Recovering from a pint of Guinness and two pints of Fosters last night. I tried the eggs this morning at breakfast. Feh.
Decided to stay awake and do something instead of going back to bed as I’d originally planned. Throat was raw, probably from the dry ice at the club and shouting over the music and everyone around me smoking. I could have smoked a whole pack myself second-hand! I was wearing Courtney’s sweater. (I hope it doesn’t smell too bad.)
First day of class. Met Sarah and Lisa for breakfast, walked to Birkbeck Col. for class. Not a bad first day. I feel confident I can do as well as or better than others in the class. I had written an essay about how my initial ideas of London came almost entirely from films like Mary Poppins. A little trite, but not untrue. And probably not uncommon.
We found out that the prof will pay for us all to see the “Reduced Skspre Co.,” which Lisa, Sarah and I had planned on seeing anyway. Feels good to be saving money already.
After class, Sarah and I tubed to Piccadilly and walked around for about an hour before we met Lisa back at Birkbeck. We flew back because we were already five minutes late — and her class had gotten out 20 minutes early anyway! The three of us bought lunch at Safeway and ate quickly at Lisa’s room. Then we had to run back to Birkbeck because we were late (again!) for the guest speaker, Brian Bates, who talked about Celtic mythology. Made it just on time — whew!
Then prof. Penn took us to some used book stores in the vicinity of the British Museum. Lots of old stuff. Saw a Herb Ritts photo album with quite a few early shots of Madonna. Yum! But S, L, and I got separated from everyone else. We walked around like we knew where the hell we were. Stumbled onto Holborn Station and tubed back to Piccadilly.
I whipped out my map and led the girls to some shops, pubs and cafes Michael wanted me to visit. They were in Soho, somewhere near Old Compton St. and Dean St. Saw a lot of pretentious but hilarious (and intimidating!) gay clothing stores (expensive!), an insanely queer salon called Cut/Uncut, and a few cute pubs and cafes. Got a latte at a little Greek cafe whose name I can’t remember. Wanted to pick up a Pride ’97 t-shirt, but they didn’t have any large size (just S, M, XL), so I’ll wait. Picked up a Gay Times to learn a bit about this weekend’s P97 stuff.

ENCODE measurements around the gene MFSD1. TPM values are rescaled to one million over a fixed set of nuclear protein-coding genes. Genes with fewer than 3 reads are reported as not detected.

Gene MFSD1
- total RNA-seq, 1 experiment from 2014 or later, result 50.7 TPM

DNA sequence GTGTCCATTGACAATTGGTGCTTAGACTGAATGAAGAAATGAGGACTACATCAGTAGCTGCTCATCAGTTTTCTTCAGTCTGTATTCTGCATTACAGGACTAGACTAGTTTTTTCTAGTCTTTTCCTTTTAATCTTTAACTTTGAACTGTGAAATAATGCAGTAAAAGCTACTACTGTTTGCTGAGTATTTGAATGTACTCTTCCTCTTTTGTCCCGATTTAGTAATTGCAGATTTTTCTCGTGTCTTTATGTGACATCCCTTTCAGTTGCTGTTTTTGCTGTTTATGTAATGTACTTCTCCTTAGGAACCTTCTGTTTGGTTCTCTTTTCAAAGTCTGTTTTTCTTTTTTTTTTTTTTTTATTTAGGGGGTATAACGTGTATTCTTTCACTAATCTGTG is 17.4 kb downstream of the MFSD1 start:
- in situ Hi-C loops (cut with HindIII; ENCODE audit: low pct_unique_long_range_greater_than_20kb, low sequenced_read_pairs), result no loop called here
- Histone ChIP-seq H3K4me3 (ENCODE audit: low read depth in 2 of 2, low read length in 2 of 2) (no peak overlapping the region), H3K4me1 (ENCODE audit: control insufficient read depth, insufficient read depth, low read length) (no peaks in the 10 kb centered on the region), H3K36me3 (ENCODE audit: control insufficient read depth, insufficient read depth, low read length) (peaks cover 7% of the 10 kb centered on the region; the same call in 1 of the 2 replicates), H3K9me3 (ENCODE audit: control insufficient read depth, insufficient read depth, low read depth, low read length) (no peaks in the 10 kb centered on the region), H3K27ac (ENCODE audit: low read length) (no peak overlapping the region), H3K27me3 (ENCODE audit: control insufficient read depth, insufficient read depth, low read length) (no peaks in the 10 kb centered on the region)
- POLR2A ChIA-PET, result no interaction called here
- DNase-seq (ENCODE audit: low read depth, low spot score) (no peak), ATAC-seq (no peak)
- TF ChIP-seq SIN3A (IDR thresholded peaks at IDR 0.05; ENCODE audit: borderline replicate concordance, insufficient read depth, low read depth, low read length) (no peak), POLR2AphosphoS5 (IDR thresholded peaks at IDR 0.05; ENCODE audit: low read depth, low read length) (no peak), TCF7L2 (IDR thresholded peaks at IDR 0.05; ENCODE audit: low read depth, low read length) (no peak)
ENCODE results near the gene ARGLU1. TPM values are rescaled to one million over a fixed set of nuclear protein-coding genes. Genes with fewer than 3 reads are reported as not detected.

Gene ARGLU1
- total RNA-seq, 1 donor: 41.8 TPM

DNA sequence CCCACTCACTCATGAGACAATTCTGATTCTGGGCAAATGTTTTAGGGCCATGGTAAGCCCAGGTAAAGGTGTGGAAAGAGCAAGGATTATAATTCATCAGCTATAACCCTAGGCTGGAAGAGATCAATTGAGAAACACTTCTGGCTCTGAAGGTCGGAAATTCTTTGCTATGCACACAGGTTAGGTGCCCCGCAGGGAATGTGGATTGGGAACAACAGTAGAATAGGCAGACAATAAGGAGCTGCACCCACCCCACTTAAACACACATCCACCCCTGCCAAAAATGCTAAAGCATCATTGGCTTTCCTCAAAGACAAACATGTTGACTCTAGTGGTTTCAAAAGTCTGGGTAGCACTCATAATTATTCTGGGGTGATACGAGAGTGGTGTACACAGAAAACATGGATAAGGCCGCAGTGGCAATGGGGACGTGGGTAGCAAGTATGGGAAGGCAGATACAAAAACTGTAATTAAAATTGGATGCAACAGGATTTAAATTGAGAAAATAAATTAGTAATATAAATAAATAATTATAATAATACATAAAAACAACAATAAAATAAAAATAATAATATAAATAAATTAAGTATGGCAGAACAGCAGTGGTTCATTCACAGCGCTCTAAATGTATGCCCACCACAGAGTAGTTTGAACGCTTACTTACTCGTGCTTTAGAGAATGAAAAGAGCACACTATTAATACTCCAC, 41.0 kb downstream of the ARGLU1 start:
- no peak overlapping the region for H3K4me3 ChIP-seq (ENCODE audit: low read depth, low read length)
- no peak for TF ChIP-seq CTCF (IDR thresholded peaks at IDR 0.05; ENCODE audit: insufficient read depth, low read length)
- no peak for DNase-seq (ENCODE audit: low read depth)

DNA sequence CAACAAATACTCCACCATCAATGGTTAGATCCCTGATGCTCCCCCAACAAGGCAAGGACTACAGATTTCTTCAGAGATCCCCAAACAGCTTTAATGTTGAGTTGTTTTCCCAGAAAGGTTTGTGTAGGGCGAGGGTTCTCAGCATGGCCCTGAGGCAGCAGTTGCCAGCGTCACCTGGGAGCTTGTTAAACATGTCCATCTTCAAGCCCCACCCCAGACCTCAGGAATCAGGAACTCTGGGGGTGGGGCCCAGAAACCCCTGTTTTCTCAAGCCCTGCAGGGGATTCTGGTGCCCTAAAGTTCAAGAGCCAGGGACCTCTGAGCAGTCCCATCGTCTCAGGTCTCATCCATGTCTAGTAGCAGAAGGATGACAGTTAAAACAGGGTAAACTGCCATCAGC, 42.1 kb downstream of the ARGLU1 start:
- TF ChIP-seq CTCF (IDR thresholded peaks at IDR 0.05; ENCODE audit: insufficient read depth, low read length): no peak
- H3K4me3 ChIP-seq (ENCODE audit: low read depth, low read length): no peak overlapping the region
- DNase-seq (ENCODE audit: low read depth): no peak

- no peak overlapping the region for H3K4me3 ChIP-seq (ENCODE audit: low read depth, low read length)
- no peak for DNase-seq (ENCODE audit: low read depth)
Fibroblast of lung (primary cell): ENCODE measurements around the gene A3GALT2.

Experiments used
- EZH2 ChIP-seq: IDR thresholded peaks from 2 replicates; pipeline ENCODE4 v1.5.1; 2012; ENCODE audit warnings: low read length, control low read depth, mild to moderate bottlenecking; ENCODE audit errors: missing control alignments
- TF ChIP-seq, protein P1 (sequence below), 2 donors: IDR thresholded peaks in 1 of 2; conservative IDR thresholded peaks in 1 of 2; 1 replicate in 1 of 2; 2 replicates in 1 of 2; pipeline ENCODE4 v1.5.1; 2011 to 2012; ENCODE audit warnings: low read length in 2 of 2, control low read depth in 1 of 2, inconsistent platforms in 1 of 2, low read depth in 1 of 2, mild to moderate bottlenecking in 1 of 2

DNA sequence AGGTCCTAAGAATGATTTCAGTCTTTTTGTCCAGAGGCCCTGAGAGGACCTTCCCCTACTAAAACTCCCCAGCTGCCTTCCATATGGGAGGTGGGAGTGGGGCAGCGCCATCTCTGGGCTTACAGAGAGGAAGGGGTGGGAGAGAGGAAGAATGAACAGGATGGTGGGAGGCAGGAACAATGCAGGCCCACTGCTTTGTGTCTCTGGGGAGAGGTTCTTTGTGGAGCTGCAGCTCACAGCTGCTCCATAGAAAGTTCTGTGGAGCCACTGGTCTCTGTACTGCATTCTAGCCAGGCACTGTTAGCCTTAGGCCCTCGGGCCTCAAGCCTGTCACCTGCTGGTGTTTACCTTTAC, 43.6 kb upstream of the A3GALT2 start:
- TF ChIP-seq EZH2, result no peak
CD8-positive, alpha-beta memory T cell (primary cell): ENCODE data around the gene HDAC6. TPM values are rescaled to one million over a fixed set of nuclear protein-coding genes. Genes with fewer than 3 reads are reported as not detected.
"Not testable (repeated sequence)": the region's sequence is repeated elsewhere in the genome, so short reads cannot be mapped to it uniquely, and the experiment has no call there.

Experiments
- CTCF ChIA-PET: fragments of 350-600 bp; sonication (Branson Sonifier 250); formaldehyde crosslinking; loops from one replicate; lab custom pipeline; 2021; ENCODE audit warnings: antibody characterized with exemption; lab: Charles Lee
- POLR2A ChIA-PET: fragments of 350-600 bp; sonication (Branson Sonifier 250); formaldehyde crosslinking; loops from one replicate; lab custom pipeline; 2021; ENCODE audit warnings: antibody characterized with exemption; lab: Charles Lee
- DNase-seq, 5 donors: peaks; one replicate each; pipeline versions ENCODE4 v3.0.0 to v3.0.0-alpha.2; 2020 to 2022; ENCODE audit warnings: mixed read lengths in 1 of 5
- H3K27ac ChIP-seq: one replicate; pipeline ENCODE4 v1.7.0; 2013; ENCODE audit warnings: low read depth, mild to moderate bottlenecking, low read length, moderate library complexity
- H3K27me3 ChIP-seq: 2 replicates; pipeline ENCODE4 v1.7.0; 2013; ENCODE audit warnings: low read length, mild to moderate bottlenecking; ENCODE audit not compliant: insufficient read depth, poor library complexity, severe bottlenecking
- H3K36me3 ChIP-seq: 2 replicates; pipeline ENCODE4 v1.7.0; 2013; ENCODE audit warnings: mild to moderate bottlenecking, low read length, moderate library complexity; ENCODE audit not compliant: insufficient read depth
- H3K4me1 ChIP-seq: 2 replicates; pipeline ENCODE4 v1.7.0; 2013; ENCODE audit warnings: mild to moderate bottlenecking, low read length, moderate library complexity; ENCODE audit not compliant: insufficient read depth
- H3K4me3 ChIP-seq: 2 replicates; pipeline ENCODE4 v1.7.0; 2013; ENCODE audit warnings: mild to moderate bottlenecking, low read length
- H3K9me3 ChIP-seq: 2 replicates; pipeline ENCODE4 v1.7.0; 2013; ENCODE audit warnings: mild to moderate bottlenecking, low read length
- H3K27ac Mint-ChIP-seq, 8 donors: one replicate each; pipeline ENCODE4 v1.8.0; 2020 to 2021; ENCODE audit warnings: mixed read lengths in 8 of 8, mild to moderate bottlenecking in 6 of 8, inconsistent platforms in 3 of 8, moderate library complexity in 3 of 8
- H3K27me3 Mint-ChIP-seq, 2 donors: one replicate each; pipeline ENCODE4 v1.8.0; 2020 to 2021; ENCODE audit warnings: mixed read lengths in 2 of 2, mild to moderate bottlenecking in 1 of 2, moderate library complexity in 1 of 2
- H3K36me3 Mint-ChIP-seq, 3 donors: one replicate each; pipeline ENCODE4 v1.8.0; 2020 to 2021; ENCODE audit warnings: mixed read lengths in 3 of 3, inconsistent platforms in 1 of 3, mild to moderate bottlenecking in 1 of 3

Tubed back home and got dinner. No mistakes this time!
Lisa had an episode in the cafeteria this morning. She wanted two apples, but one of the workers said, “No, only one.” It was mildly embarrassing, as any mistake would be. It felt like being scolded, and none of us was prepared for that. Ah, this is Europe — not the land of all you can eat. And apparently not the land of cafeteria workers who don’t give a shit.
After my shower and breakfast, the first order of business was to get a Tube pass for the next six weeks. Unfortunately, we got to Russell Square Station during the rush hour. Sarah still needed a photo, and we waited in line to be told so. So we decided to go get the photo and let the crowds die down a bit.
A journal can be like a tightly bound coil. You start to unwind it, and it springs outward faster and faster until you have a big, jumbled mess. So many memories are compacted into precious few words. Most of the important stuff isn’t in the pages of the journal at all but in the head of the writer.
I’m going to start rewriting some (maybe all) of the journal entries I kept while I was in London on an overseas study program in 1997. I’ve been having trouble finishing any posts recently, so I’m hoping that looking back on something I already wrote might give me more fertile ground.
Recopying an unedited journal is tediously self-indulgent, not to mention unpardonably boring. Who cares about the contents of someone else’s journal, right? My duty now is not to relive my memories from 13 years ago, but to make a story out of them worth reading today. So, some light editing is definitely in order. I can’t resist correcting myself, so it’s actually easier for me this way. Besides, I was 20 at the time, it was a creative writing program, and I was trying very, very hard. There are plenty of youthful linguistic indulgences I can now take the opportunity to stamp out. i’ll let a few of them slip through — for effect. I don’t promise good writing, but I do promise, at the very least, the truth.